Fortunately, people, including children, are very flexible and adaptable beings. Still, the longer children are not allowed to have direct contact with their friends and grandparents, the more they will miss them. Staying at home for a long time can be tough, feelings of isolation and fear could appear. Cabin fever could arise when the whole family is together 24/7 for many weeks. This can lead to conflicts within the family which also can frighten children.  

What can parents and caretakers do to alleviate the mental stress that the pandemic places on children?

1. One of the most important things is talk to them! Talk about what is going on, ask them about their thoughts and feelings. Be there for them when they are upset because you have to cancel their birthday party, or because they can’t see their grandparents. Be a compassionate and safe adult for them. Research shows that this has a very calming effect on kids.

2. Let your children play. Free and undirected playing is essential for their emotional well-being, especially in these times. It also has a tremendous impact on their cognitive and social development. Through playing, children express and conquer their feelings which helps them develop emotional strength.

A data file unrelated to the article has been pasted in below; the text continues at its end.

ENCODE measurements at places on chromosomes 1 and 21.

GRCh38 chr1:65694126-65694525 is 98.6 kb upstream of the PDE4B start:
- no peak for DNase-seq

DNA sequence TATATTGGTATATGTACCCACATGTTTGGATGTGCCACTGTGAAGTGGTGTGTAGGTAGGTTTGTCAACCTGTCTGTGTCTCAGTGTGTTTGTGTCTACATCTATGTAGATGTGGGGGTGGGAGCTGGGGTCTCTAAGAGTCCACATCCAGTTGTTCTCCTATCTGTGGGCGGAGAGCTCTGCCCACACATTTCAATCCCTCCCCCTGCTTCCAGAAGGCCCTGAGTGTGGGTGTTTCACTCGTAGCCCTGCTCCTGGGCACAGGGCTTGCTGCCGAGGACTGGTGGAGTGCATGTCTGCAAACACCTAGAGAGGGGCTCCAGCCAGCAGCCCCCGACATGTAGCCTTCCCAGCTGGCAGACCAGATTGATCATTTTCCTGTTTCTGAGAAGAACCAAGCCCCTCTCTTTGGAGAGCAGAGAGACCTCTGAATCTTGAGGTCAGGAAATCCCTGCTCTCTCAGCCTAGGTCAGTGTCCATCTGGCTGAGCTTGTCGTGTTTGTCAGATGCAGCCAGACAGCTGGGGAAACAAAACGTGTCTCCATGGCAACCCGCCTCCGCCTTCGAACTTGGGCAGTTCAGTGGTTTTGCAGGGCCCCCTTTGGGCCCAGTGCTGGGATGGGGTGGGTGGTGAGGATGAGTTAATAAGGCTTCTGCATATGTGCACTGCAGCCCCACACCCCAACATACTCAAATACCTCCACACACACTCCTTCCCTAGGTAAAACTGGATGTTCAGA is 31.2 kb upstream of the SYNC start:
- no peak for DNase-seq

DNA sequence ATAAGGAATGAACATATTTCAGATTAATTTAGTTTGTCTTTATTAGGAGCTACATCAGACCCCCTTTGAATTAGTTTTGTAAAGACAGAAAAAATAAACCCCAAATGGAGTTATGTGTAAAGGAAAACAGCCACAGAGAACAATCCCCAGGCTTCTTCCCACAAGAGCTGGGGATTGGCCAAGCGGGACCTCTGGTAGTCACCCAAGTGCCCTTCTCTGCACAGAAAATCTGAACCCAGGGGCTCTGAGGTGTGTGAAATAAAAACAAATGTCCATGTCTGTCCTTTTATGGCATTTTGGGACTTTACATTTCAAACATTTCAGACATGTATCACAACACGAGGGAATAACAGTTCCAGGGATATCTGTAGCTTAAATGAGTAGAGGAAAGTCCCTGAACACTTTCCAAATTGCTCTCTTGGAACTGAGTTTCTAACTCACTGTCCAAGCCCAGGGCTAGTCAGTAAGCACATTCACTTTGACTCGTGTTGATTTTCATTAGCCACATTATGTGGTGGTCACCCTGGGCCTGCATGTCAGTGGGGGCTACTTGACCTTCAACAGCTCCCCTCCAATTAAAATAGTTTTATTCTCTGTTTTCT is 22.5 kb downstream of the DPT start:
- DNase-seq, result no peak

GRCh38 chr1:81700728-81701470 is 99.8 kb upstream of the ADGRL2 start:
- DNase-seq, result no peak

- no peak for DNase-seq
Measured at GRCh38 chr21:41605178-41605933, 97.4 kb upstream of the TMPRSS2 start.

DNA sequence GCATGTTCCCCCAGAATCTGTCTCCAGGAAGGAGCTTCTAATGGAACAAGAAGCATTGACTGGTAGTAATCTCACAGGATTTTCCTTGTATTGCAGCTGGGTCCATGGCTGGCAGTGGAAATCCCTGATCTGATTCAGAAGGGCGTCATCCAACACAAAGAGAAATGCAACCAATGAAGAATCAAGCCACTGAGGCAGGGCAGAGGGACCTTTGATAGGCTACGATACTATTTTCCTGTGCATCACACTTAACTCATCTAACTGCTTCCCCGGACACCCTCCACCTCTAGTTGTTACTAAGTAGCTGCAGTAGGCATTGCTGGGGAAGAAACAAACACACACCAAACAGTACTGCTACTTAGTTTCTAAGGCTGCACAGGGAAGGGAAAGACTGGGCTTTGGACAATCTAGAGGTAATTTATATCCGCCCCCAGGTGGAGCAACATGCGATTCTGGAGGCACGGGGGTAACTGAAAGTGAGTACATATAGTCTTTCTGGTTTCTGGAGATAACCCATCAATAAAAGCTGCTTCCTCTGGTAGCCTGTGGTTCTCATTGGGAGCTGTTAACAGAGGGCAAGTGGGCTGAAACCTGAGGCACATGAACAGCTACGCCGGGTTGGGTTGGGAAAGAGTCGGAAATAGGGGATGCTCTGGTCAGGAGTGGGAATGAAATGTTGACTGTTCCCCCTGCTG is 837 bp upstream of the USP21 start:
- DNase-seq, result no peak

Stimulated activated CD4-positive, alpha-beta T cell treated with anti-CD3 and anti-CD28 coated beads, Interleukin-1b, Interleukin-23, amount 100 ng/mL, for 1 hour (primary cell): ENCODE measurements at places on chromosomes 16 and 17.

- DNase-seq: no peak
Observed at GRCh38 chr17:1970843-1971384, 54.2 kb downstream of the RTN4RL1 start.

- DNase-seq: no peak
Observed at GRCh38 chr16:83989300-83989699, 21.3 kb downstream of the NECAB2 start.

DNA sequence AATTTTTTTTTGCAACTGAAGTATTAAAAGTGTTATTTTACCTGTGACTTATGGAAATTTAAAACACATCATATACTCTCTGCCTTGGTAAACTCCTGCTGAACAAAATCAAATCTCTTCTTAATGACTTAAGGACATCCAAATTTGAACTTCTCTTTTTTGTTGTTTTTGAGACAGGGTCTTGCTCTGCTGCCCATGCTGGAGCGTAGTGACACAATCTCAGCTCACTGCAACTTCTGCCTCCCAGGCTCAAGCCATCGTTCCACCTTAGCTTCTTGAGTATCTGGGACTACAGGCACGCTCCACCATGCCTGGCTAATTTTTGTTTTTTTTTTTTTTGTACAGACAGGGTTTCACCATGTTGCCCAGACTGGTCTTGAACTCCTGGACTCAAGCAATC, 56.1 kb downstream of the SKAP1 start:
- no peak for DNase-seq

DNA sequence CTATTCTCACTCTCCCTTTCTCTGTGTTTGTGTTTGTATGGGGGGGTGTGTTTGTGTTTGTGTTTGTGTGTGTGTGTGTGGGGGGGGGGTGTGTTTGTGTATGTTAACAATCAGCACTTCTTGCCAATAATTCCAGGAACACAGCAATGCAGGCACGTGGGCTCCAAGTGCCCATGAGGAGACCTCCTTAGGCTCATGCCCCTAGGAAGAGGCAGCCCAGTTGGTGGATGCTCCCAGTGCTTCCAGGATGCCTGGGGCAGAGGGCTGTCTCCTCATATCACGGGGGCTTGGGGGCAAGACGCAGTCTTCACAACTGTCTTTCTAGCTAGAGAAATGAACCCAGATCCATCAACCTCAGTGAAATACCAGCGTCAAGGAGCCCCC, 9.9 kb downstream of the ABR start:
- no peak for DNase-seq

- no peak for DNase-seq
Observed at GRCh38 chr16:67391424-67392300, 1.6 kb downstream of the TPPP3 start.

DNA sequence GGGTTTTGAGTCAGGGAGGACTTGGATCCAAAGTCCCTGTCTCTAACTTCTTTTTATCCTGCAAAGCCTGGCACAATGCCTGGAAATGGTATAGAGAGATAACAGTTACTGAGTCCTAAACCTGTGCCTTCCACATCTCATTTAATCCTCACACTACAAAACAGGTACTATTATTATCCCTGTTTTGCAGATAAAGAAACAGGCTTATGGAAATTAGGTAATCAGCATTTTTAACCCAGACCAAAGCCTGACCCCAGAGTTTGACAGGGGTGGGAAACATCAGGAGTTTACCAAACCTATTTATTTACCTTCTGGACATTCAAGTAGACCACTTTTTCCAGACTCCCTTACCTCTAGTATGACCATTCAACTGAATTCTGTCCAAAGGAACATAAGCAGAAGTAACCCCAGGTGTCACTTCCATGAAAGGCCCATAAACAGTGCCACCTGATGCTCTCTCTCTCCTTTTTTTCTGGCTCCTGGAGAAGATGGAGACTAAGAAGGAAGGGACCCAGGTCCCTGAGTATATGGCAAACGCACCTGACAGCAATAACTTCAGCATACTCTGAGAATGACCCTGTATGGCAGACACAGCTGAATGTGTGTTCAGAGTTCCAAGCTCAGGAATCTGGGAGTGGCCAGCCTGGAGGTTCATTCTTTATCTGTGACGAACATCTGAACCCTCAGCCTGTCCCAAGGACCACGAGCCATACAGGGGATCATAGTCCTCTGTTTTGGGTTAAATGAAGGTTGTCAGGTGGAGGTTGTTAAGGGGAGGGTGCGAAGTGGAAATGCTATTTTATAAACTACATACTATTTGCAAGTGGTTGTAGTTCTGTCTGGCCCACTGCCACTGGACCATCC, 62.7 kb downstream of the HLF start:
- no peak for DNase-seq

3. Let your children be physically active. Exercise increases the psychological and physical wellbeing and also reduces stress hormones. If the measures in your country permit, go outside and get some fresh air with your children.  

4. A technique that reduces mental and emotional stress – from preschoolers to adults – is mindful breathing. Teach your children to observe their breath and take deep breaths together. One way to do this: lay down, place a cuddly toy on your belly and watch the stuffed animal slowly move up and down as you inhale and exhale.

5. Help your children, especially the younger ones, sustain their social life and stay in contact with their friends and grandparents. Let them write letters or draw pictures to send to family, and make phone calls or video calls. They will be happy to see that everything is okay.

​6. Finally: Practice self-reflection as a parent and caretaker. How do you feel? Are you anxious? Stressed? Overstrained? If these feelings are too strong to handle, please seek professional help for yourself. This will also help your children.

Should parents and care-takers tell their children about what is going on? In what detail?

Three key things I would consider when communicating with children about the COVID-19 are:

  1. Facts should be age-appropriate. Your small child probably knows how it feels to have a cold or the flu, right? Use that to explain that people can get sick from the coronavirus and have to stay at home, like when they have the flu. It is not necessary to tell them the exact amount of numbers of newly infected people or of people who have died.
  2. Focus on the good things, namely: what can YOU do in your family to stay healthy and to help others stay healthy (washing hands, staying at home, establishing healthy habits so that the body is strong, etc.). This will make you and your child feel safe.